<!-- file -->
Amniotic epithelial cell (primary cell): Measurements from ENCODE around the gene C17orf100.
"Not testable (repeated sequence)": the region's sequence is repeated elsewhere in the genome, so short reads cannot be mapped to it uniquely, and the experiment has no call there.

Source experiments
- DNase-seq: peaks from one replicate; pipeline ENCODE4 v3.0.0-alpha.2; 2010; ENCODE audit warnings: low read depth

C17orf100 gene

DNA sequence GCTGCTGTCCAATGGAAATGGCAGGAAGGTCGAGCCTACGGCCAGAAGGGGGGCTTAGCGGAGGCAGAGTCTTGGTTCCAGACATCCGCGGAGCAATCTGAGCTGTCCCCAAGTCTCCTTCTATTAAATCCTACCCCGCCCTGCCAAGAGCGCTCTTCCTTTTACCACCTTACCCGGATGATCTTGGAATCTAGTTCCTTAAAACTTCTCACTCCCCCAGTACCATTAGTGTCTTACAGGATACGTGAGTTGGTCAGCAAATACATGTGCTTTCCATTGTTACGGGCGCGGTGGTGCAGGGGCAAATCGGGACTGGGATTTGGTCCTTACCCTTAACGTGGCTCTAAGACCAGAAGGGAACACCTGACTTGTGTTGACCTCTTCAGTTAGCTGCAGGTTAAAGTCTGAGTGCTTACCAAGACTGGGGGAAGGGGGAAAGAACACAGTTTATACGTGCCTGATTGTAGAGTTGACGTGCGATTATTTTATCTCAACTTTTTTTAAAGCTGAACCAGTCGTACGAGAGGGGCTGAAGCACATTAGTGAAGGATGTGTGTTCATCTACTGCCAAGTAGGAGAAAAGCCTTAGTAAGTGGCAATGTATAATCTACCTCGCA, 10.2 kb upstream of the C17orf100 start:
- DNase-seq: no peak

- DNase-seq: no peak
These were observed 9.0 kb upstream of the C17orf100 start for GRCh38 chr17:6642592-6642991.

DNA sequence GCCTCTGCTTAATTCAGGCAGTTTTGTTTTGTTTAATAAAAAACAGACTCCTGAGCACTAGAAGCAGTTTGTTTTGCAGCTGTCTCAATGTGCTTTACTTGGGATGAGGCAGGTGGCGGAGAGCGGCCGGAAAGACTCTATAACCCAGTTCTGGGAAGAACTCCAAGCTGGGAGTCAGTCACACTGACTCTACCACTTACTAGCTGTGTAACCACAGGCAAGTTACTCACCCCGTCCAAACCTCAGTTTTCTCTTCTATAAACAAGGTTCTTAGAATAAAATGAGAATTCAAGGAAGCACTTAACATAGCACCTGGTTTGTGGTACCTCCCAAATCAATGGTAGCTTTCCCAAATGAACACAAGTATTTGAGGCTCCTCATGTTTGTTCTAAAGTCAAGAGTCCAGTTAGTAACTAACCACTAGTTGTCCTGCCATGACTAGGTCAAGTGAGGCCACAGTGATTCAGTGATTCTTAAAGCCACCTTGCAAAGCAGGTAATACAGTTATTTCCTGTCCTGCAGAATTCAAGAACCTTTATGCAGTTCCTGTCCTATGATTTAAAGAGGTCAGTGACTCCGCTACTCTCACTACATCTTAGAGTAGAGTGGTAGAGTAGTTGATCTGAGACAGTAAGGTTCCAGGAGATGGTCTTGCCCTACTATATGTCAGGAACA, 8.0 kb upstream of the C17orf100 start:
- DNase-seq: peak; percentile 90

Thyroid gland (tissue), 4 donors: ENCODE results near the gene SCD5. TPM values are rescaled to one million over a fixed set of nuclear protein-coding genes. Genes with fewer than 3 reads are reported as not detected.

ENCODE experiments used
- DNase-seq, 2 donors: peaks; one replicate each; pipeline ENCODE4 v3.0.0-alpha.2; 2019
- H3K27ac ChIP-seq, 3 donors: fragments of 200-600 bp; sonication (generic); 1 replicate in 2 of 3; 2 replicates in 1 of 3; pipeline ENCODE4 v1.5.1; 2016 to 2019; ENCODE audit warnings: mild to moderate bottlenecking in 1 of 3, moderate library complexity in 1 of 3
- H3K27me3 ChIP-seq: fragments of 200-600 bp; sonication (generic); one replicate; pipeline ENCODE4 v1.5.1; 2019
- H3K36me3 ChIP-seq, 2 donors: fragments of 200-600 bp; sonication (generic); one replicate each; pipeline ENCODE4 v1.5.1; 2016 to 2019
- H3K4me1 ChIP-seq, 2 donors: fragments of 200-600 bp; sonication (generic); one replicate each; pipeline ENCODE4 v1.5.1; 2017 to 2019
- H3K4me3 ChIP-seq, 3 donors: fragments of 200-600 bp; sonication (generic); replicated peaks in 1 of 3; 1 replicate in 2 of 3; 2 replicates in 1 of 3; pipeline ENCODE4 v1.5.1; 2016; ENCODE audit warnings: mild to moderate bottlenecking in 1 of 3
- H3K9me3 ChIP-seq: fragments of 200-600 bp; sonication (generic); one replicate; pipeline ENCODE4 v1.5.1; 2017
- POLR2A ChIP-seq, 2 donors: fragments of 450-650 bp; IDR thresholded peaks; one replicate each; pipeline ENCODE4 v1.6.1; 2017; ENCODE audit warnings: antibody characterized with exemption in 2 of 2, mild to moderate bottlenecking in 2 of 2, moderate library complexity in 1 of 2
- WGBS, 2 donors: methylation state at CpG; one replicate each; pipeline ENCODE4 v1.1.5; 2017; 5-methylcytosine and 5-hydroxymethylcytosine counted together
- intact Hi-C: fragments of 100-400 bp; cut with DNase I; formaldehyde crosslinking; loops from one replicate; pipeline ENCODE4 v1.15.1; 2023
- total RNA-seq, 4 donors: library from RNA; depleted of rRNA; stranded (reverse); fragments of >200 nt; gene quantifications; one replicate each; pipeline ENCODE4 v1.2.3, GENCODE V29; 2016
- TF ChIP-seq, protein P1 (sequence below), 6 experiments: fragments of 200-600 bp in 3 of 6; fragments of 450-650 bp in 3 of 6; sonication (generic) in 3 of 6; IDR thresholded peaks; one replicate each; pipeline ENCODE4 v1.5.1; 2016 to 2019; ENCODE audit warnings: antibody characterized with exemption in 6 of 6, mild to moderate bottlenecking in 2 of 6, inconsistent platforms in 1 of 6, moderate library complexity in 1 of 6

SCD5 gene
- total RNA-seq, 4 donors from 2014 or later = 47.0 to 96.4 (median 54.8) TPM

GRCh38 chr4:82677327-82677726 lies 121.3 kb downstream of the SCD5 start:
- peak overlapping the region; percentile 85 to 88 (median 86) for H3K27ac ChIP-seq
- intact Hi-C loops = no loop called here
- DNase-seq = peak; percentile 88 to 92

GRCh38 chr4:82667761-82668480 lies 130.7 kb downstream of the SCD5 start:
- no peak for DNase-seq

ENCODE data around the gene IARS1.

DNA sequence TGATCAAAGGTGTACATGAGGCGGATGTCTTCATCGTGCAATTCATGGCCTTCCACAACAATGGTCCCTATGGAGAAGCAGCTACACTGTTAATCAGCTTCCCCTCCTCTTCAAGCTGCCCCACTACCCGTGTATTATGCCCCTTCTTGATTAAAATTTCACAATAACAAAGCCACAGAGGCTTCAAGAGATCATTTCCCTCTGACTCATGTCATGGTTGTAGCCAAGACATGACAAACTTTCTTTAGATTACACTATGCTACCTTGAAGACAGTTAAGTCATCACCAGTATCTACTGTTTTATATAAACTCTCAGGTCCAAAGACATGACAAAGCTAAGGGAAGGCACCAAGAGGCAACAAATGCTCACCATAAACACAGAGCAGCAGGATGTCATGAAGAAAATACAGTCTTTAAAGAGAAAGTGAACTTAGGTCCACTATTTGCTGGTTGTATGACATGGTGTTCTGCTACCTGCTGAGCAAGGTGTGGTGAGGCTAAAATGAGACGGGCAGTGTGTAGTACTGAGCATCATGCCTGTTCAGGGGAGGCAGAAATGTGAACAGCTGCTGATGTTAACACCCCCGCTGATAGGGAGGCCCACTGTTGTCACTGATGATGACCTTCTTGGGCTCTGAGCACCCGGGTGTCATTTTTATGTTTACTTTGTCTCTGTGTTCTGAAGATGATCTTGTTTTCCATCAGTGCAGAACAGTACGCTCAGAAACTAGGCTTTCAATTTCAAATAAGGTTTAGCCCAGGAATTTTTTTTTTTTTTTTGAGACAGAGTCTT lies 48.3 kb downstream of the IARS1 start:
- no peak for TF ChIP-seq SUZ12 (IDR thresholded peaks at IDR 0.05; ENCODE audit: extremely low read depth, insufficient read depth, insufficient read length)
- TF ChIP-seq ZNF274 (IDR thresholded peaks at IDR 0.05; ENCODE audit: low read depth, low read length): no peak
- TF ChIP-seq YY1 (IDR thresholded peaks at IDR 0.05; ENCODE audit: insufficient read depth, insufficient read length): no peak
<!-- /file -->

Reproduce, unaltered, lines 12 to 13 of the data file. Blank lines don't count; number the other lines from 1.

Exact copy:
Thyroid gland (tissue), 4 donors: ENCODE results near the gene SCD5. TPM values are rescaled to one million over a fixed set of nuclear protein-coding genes. Genes with fewer than 3 reads are reported as not detected.

ENCODE experiments used